Ossiculum terminale—an anomaly of the odontoid process
Charles M. Evarts, M.D.
Department of Orthopaedic Surgery
Derrick Lonsdale, M.B., B.S.
Department of Pediatrics
IT has long been recognized that atlantoaxial dislocations may result from incompetence of the odontoid process. The most common anomaly of the odontoid process is the ossiculum terminale.1 It is characterized by failure of fusion of the apical segment of the dens to its base, which is joined to the body of the second cervical vertebra. The size of the base may be quite small, or it may appear almost normal; the apical segment may also vary in size. The term ossiculum terminale has been erroneously used to describe many varieties of anomalies of the odontoid process, but it should be used only to describe a failure of fusion of the apical segment and the base with the body of the axis, a condition that is extremely rare.2
Bizarre clinical syndromes are caused by atlantoaxial dislocations secondary to incompetence of the odontoid process.3–5 Upper cervical cord compression may result in neurologic changes that are often progressive. Associated symptoms are pain and stiffness in the neck, headache, transitory quadriparesis, and progressive hemiparesis. Our report is concerned with an anomaly of the odontoid process together with atlantoaxial dislocation and cervical cord compression.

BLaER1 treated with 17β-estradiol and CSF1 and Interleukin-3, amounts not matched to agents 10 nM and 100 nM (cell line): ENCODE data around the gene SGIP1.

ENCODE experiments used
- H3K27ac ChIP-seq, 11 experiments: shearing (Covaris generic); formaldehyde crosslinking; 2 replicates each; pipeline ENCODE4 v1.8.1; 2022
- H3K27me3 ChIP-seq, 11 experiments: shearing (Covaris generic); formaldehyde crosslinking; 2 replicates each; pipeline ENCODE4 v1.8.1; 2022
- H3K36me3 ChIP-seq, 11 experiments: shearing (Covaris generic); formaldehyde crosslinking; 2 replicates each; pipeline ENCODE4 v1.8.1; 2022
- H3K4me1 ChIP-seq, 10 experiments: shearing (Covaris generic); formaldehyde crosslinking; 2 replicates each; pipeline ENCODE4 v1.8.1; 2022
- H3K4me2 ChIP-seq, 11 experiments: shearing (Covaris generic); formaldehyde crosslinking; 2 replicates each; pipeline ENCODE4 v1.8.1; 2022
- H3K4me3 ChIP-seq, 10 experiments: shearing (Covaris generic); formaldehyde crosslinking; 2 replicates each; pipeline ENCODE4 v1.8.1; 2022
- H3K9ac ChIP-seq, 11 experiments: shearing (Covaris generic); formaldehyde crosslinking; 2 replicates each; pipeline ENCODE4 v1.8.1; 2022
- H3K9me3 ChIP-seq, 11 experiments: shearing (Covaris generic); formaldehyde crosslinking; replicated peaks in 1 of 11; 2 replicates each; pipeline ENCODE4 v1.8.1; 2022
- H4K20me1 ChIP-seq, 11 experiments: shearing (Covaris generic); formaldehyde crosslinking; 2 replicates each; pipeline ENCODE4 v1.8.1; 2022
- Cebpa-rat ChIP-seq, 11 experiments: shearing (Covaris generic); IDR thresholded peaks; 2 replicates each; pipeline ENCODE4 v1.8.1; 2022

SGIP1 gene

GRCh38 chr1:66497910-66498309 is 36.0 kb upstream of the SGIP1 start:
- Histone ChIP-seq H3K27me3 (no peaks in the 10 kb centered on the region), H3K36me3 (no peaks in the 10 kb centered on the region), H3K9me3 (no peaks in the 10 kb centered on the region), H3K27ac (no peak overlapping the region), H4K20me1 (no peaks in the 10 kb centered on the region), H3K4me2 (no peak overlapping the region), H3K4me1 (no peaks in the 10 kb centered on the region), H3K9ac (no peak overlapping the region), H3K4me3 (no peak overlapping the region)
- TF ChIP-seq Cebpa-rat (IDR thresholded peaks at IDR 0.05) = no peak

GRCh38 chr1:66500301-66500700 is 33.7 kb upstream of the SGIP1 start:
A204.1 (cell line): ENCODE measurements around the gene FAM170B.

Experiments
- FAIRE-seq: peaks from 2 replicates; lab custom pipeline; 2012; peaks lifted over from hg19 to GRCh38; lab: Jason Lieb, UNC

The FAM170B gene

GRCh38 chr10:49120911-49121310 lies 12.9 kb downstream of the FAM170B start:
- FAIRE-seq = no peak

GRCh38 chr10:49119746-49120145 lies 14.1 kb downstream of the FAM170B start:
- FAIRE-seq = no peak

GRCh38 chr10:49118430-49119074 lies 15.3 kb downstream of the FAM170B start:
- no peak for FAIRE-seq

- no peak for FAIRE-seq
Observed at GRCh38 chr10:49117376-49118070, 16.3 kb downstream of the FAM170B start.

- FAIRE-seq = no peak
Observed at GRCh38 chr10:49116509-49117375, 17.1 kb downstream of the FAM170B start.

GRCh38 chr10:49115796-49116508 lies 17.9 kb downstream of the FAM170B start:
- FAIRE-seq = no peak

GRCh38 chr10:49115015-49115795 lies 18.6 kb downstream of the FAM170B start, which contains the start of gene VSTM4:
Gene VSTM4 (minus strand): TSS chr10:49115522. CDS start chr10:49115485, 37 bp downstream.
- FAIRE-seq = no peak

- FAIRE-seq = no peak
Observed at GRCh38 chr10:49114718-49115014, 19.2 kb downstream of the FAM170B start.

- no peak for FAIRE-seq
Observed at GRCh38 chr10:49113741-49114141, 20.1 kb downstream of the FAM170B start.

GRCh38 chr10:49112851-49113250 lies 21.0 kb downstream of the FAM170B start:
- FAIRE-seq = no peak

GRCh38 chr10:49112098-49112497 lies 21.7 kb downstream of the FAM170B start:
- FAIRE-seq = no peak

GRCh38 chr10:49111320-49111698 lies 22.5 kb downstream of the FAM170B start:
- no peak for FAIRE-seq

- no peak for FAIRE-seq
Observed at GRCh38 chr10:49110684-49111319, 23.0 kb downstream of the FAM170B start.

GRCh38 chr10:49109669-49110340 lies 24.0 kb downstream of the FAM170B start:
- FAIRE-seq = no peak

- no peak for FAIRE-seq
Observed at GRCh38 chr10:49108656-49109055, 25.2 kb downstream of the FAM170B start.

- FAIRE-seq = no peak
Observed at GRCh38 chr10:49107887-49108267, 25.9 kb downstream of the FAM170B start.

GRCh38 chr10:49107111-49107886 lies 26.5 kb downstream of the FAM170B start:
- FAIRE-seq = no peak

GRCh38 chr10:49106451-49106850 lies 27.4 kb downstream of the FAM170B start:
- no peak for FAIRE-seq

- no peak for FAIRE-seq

Report of a case
On April 17, 1967, a 10-year-old boy was examined at the Cleveland Clinic because of the chief symptom of a “catch” in the neck. In June 1965, his parents noted the onset of frequent episodes of his slumping to the ground in great pain after throwing a ball. He was examined by a chiropractor, and subsequently . . .